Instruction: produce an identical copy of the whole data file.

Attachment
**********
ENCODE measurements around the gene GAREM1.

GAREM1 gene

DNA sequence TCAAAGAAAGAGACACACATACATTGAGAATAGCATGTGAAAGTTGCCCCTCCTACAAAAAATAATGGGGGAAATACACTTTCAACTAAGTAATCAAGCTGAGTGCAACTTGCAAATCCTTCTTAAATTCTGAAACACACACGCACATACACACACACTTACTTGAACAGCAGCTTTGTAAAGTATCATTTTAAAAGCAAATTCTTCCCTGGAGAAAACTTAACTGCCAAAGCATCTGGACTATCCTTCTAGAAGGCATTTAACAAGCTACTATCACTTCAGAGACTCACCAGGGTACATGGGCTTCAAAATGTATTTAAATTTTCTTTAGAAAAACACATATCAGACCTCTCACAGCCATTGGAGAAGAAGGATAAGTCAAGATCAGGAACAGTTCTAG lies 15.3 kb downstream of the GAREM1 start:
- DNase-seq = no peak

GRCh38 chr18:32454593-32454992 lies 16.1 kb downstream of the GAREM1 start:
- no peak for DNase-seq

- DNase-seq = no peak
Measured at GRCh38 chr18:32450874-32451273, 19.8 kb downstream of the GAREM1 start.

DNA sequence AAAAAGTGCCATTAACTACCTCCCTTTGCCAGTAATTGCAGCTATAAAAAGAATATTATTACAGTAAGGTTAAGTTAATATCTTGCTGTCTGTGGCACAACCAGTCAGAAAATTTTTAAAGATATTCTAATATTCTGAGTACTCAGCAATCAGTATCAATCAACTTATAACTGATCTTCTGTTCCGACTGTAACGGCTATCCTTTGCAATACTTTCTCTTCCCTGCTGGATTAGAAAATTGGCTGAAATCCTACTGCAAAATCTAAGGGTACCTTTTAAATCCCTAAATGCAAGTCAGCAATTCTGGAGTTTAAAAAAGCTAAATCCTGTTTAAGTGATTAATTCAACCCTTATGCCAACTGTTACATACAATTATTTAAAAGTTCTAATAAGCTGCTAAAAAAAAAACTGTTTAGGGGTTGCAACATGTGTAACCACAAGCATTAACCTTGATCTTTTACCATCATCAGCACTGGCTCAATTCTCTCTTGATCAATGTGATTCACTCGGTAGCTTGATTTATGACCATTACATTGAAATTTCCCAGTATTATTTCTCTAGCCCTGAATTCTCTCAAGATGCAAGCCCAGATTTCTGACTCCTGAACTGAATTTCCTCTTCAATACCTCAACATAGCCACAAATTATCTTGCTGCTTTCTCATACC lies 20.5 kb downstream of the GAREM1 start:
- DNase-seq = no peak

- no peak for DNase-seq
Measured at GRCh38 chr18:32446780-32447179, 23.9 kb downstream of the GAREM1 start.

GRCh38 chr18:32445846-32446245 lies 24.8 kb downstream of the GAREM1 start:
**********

ENCODE measurements around the gene GAREM1.

GAREM1 gene

DNA sequence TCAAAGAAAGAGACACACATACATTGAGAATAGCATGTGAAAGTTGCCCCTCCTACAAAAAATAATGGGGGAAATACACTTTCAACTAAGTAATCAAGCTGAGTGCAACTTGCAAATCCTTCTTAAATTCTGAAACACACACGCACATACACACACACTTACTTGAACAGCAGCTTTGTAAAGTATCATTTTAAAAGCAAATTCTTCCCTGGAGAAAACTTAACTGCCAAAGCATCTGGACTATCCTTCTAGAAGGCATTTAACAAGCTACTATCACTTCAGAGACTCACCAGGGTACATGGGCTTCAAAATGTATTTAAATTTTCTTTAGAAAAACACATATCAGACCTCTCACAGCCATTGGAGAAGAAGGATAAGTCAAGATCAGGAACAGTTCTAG lies 15.3 kb downstream of the GAREM1 start:
- DNase-seq = no peak

GRCh38 chr18:32454593-32454992 lies 16.1 kb downstream of the GAREM1 start:
- no peak for DNase-seq

- DNase-seq = no peak
Measured at GRCh38 chr18:32450874-32451273, 19.8 kb downstream of the GAREM1 start.

DNA sequence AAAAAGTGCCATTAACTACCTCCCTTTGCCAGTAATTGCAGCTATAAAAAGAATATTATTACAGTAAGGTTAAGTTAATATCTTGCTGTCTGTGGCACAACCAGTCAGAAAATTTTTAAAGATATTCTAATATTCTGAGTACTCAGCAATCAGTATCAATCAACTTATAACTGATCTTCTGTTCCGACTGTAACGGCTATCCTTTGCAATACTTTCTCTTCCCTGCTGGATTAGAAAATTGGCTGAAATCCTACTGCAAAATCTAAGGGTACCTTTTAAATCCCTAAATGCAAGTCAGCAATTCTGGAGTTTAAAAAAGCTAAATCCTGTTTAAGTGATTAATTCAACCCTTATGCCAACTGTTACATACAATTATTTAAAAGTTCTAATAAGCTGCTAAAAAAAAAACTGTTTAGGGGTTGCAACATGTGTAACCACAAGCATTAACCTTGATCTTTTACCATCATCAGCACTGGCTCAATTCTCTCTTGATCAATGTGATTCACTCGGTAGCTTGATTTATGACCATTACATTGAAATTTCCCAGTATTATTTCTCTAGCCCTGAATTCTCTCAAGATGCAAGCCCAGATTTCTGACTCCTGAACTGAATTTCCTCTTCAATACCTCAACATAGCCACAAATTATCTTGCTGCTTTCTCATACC lies 20.5 kb downstream of the GAREM1 start:
- DNase-seq = no peak

- no peak for DNase-seq
Measured at GRCh38 chr18:32446780-32447179, 23.9 kb downstream of the GAREM1 start.

GRCh38 chr18:32445846-32446245 lies 24.8 kb downstream of the GAREM1 start: